III by Eat Skull on Apple Music

10 Songs

EDITORS’ NOTES

With its third studio album—simply titled III—the Portland noise-rock band Eat Skull leans less on experimental styles and more on well-crafted (if still lo-fi) tunes that took the band nearly four years to complete. “Space Academy” opens, revealing that the group's scuzzy fidelity is hardly a gimmick. Recording its blown-out guitar distortion, muted drum tones, and the seemingly stream-of-conscious vocal approach of singer Rob Enbom at a state-of-the-art studio would have done these songs an injustice. The rusty patina and static textures in the following “Dead Horses” and throughout III is as much a part of the band’s sound as its vintage department-store amps, pawnshop guitars, and general DIY ethos of creating beauty from junk. Through waves of murky reverb, Enbom musing about “watching dead horses decompose” is somehow more artful than most anything recorded by his contemporaries. Speaking of which, hints of Sun Araw and Ariel Pink swirl in the salvage-yard psychedelia of “How Do I Know When to Say Goodnite?” The moody “Summer Inside” plays like the offspring of Felt and Guided by Voices.

EDITORS’ NOTES

With its third studio album—simply titled III—the Portland noise-rock band Eat Skull leans less on experimental styles and more on well-crafted (if still lo-fi) tunes that took the band nearly four years to complete. “Space Academy” opens, revealing that the group's scuzzy fidelity is hardly a gimmick. Recording its blown-out guitar distortion, muted drum tones, and the seemingly stream-of-conscious vocal approach of singer Rob Enbom at a state-of-the-art studio would have done these songs an injustice. The rusty patina and static textures in the following “Dead Horses” and throughout III is as much a part of the band’s sound as its vintage department-store amps, pawnshop guitars, and general DIY ethos of creating beauty from junk. Through waves of murky reverb, Enbom musing about “watching dead horses decompose” is somehow more artful than most anything recorded by his contemporaries. Speaking of which, hints of Sun Araw and Ariel Pink swirl in the salvage-yard psychedelia of “How Do I Know When to Say Goodnite?” The moody “Summer Inside” plays like the offspring of Felt and Guided by Voices.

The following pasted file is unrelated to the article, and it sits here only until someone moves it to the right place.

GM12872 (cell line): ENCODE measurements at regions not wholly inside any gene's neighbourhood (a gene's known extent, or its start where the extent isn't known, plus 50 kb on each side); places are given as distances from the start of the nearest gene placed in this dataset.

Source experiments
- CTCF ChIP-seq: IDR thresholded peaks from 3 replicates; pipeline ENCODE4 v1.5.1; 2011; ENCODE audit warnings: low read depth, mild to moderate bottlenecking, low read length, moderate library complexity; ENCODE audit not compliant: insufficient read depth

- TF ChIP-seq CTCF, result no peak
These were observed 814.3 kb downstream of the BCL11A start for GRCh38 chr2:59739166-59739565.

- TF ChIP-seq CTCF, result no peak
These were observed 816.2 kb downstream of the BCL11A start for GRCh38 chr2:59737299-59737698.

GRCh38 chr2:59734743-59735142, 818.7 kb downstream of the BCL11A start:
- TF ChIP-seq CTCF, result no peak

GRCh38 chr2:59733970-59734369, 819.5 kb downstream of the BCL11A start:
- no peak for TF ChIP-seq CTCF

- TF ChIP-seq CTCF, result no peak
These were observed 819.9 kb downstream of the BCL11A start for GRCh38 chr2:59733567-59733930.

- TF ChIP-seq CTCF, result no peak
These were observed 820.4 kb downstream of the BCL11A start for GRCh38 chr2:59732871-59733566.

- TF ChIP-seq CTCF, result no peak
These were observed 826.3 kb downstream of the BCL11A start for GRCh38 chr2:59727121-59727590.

TITLE TIME
4:52
2:34
3:49
1:54
3:45
2:29
2:09
2:05
1:56
5:06

About Eat Skull

With a maxed-out and skuzzy lo-fi sound that could qualify them as part of the arbitrarily named "shitgaze" genre -- along with likeminded bands Times New Viking and Psychedelic Horseshit -- Eat Skull incorporated more of a hardcore approach to the noise formula than their contemporaries when they started out in 2006, founded by Rob Enbom (Hospitals, Hole Class, and Hale Zukas) and Rod Meyer (also a member of Hospitals, as well as the '80s hardcore bands Necromancy and Puppet Show). The two paired up with bassist Scott Simmons and drummer Beren Ekine-Huett in Portland, OR, and with only a limited amount of practice under their belts, the bandmembers recorded two 7" records and a cassette EP, and started playing shows in town. Tom Lax of Siltbreeze signed them to his label after the song "Dead Families" caught his attention, and the band's first official full-length, Sick to Death, followed in June of 2008. 2009 saw the release of Wild and Inside, but it wasn't until 2013 that they resurfaced with third album III, released on the Woodsist label. ~ Jason Lymangrover

  • ORIGIN
    Portland, OR

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